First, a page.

Hannah of Kentucky - James Otis
My brother made us a swing by tying up the ends of wild grapevines, after which he pushed us high into the air, all the party shouting and laughing as merrily as if we had been safe at home on the banks of the Yadkin.
Israel had wandered off by himself, as he often did, but we gave no heed to his absence until I fancied I heard, above our noise, the cries of a person in distress, mingled with the most horrible yells and screams.
It was fully a minute before I could quiet the younger children so that we might listen, and then, when it was possible to hear distinctly, Billy cried as he ran at full speed in the direction of the noise:—
"Israel is in trouble! Get back to the cabin, girls, for the Indians may be about!"
I knew that the Indians never made such a noise when they were attacking white people, and, leaving Jemima to look after the younger ones, I followed Billy.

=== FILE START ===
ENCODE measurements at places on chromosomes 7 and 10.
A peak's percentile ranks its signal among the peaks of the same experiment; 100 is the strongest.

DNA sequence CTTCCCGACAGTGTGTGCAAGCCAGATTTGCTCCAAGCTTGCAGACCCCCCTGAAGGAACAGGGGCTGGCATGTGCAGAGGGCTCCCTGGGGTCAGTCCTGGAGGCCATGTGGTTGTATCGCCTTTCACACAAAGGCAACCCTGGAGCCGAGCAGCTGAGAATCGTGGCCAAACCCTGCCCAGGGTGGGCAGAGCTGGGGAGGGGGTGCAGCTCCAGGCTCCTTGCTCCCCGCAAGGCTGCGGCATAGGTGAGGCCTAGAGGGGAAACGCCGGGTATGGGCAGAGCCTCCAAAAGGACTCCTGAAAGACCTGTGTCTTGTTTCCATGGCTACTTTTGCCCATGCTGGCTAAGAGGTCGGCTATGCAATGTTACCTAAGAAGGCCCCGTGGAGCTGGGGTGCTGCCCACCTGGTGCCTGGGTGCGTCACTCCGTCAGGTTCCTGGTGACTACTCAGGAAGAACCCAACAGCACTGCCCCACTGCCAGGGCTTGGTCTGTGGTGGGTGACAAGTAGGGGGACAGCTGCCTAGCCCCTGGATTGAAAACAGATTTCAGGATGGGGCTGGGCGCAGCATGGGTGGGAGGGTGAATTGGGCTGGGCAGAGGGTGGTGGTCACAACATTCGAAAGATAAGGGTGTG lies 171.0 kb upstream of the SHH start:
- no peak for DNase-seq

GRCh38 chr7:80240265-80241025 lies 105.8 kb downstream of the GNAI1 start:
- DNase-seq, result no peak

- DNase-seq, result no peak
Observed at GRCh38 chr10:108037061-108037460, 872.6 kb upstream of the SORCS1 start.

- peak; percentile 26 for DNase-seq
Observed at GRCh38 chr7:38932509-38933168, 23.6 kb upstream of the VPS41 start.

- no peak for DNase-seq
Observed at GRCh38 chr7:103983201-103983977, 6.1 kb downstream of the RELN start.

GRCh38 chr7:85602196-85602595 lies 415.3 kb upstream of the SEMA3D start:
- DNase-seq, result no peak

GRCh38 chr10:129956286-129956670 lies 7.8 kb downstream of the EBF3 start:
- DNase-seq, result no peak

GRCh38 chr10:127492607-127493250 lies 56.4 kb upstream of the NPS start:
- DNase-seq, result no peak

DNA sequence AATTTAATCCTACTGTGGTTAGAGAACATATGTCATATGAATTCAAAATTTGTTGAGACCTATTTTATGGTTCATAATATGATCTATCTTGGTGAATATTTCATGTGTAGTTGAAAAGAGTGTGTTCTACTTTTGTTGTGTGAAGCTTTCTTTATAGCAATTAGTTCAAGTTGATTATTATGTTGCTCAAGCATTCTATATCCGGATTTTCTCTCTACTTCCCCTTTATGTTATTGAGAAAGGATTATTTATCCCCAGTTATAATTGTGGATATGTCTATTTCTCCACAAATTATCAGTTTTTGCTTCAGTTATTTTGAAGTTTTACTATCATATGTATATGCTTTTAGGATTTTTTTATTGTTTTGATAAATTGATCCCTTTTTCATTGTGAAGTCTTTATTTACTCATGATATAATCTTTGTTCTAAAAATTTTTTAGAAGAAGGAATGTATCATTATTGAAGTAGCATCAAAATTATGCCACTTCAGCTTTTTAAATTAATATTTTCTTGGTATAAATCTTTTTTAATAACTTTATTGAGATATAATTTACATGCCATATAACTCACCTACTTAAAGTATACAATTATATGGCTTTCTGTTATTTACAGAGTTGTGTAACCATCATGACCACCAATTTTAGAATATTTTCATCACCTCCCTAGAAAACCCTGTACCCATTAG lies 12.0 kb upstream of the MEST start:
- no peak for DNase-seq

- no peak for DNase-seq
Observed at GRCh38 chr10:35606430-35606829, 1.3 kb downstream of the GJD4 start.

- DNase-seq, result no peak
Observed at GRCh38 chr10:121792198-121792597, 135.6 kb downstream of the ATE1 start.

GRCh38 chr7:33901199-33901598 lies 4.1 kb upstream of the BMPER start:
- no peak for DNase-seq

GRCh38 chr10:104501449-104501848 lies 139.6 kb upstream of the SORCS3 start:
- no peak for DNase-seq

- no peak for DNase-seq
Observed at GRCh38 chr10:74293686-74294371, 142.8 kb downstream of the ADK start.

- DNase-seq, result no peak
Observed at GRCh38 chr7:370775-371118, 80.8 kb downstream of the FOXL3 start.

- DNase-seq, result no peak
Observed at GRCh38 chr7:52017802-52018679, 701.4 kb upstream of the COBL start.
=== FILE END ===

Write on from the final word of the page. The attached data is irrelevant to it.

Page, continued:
Within ten minutes we were looking at a terrible sight. It seems that Israel had stopped to rest and was sitting on a log, when suddenly an enormous wildcat, snarling as if in a rage, stepped out from among the leaves in front of him, her short tail swinging from side to side viciously, and her crop ears lying back close to her neck.
Israel's first thought was to shoot, but immediately he realized that the report of his rifle would alarm those in the cabin, as well as us children, so he stooped to pick up a broken branch, hoping to frighten her with it.
It was while he was leaning forward that the animal sprang at him. He saw the moving shadow in time to jump up, but it was too late to guard himself wholly.
The cat, instead of seizing him by the neck, which was most likely her aim, fastened her teeth into his side, and began digging the flesh of his left leg with her hind claws.